01 Use The Photographer’s Ephemeris to predict sun and moon sets and rises. Use a map to estimate travel times. thephotographersephemeris.com
02 Check thy tide charts. With coastal scenes, an out-going tide will leave a pristine beach, free of footprints. Rocks will still be wet and hence, reflect the light.
03 Check thy gear before leaving home. Batteries must be charged; memory cards must be empty. The tripod shoe should be on the camera. Lenses and filters must be clean.
04 Arrive at thy location one hour early. If thou art relaxed, thou wilt be in a better frame of mind to produce great images.
05 Scout thy location thoroughly, looking for likely compositions. Pre-focus. Wait for the right light.
06 Use a hot shoe spirit level to keep the horizon straight. (This is very useful for video, or when shooting in the dark.) Alternatively, of course, if thou hast a recent-model DSLR, it may have an in-built level.
07 Tell someone exactly where thou art going.
08 Thou shalt look after thyself. Don’t forget to fuel up. Have snacks, hot drinks, music, warm clothes, first aid and cellphone.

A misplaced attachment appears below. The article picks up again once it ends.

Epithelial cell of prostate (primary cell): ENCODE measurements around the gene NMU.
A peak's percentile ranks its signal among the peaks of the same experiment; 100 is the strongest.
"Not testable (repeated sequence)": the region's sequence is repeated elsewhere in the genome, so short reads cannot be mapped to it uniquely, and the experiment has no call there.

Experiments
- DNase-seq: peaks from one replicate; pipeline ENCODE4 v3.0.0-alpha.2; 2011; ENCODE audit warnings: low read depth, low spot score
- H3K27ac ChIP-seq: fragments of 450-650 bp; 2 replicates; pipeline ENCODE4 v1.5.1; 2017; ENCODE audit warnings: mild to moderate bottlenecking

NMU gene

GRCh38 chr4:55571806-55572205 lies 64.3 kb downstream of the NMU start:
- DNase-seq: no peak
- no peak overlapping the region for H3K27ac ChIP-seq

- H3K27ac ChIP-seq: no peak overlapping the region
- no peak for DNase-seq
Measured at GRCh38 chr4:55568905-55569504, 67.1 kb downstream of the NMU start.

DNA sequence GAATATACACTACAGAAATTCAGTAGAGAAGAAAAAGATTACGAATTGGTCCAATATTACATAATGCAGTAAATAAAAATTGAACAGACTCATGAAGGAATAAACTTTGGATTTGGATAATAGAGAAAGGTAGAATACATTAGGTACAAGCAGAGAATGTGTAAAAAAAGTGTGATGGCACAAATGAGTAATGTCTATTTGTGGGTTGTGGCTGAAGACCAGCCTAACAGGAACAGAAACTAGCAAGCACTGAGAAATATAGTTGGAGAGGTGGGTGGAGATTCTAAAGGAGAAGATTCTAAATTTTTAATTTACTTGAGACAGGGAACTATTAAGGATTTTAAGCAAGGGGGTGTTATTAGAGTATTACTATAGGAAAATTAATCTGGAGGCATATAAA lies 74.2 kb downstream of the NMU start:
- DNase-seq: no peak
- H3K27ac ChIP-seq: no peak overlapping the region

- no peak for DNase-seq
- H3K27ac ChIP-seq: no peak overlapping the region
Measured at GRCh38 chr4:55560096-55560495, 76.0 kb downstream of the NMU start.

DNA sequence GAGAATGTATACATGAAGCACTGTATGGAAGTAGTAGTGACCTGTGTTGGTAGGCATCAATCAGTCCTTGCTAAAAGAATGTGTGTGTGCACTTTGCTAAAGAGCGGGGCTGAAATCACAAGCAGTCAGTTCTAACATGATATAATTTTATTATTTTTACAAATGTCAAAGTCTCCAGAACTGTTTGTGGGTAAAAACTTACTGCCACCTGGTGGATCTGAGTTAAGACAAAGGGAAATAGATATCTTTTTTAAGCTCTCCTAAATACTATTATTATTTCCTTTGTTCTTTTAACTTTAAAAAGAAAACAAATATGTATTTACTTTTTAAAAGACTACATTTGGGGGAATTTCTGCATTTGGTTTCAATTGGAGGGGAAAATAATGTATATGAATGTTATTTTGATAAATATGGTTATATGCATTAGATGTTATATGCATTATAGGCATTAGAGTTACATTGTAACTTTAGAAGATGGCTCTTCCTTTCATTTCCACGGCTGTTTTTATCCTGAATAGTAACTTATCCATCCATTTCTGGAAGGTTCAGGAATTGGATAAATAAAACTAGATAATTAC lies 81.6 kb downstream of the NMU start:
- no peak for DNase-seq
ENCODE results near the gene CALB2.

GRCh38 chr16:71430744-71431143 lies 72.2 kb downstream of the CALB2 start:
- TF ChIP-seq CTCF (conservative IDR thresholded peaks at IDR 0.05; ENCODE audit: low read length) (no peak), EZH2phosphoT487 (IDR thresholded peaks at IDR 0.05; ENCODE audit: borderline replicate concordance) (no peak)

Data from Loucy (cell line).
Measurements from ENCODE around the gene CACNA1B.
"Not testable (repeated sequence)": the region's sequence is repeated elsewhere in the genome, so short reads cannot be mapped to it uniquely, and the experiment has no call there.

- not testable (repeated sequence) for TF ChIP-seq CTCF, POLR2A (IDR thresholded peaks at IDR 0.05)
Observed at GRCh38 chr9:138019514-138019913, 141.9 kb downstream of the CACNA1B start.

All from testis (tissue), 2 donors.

09 Know thy gear. (Thou cannot see thy camera controls in the dark). When the sun is setting, thou wilt only have a short window of opportunity to capture the best light. Now is not the time to be fumbling around trying to read the manual in the impending darkness!
10 Thou shalt have fun! If it doesn’t work out, don’t fret. Pack up, go home and treat thyself to a hot shower or a decent meal. It is not uncommon for two out of three photo shoots to fail. That is, thou may not have bagged any great photos. But this can be par for the course, as one cannot completely control the vagaries of the weather … the wind, the tides, the clouds.
Indeed, it is precisely this uncertainty which makes Landscape Photography such an exciting pursuit.